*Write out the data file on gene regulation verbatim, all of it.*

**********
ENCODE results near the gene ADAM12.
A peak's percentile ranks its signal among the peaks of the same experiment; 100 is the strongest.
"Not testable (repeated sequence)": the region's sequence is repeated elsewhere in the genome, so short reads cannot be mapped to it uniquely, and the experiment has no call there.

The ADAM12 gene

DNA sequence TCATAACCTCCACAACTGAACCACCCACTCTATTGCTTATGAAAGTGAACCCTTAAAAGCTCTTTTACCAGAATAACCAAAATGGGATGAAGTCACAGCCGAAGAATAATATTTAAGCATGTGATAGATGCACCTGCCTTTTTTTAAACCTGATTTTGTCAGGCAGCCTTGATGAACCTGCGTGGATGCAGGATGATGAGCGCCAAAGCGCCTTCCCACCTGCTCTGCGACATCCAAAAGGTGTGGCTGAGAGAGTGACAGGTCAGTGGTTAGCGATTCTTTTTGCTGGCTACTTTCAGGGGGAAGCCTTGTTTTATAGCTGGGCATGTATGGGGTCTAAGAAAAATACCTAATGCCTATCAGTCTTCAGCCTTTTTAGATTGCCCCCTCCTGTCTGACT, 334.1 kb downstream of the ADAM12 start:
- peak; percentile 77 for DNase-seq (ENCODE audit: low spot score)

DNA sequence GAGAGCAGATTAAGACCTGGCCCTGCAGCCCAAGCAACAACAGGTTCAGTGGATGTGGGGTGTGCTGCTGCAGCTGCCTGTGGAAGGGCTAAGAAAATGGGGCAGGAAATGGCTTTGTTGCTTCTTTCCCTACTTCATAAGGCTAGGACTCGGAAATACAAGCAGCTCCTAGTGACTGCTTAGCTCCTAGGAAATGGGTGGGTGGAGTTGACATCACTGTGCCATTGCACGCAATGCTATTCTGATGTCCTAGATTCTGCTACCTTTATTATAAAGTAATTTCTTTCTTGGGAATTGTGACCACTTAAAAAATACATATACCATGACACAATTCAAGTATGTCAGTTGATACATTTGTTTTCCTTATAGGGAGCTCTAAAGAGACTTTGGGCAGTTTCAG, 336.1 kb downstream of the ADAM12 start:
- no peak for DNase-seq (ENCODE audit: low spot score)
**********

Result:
ENCODE results near the gene ADAM12.
A peak's percentile ranks its signal among the peaks of the same experiment; 100 is the strongest.
"Not testable (repeated sequence)": the region's sequence is repeated elsewhere in the genome, so short reads cannot be mapped to it uniquely, and the experiment has no call there.

The ADAM12 gene

DNA sequence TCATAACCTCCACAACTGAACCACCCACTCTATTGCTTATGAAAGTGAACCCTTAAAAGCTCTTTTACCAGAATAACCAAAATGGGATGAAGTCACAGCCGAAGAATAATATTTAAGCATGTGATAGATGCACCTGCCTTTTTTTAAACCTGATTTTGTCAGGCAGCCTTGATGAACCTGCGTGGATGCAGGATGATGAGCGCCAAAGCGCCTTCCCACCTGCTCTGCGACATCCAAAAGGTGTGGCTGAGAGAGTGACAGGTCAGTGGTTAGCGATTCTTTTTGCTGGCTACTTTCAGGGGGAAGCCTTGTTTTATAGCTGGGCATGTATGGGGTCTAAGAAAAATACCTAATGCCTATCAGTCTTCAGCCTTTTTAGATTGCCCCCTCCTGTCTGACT, 334.1 kb downstream of the ADAM12 start:
- peak; percentile 77 for DNase-seq (ENCODE audit: low spot score)

DNA sequence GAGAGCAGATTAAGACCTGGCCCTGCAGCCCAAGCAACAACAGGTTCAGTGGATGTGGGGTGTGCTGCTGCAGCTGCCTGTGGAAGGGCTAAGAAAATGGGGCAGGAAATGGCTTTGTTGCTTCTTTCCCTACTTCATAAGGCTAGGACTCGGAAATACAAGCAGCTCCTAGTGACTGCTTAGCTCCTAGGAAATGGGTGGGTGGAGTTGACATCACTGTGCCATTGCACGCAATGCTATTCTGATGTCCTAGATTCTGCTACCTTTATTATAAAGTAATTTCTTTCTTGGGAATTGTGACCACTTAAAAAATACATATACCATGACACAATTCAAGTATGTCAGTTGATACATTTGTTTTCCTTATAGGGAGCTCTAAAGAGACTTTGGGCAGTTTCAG, 336.1 kb downstream of the ADAM12 start:
- no peak for DNase-seq (ENCODE audit: low spot score)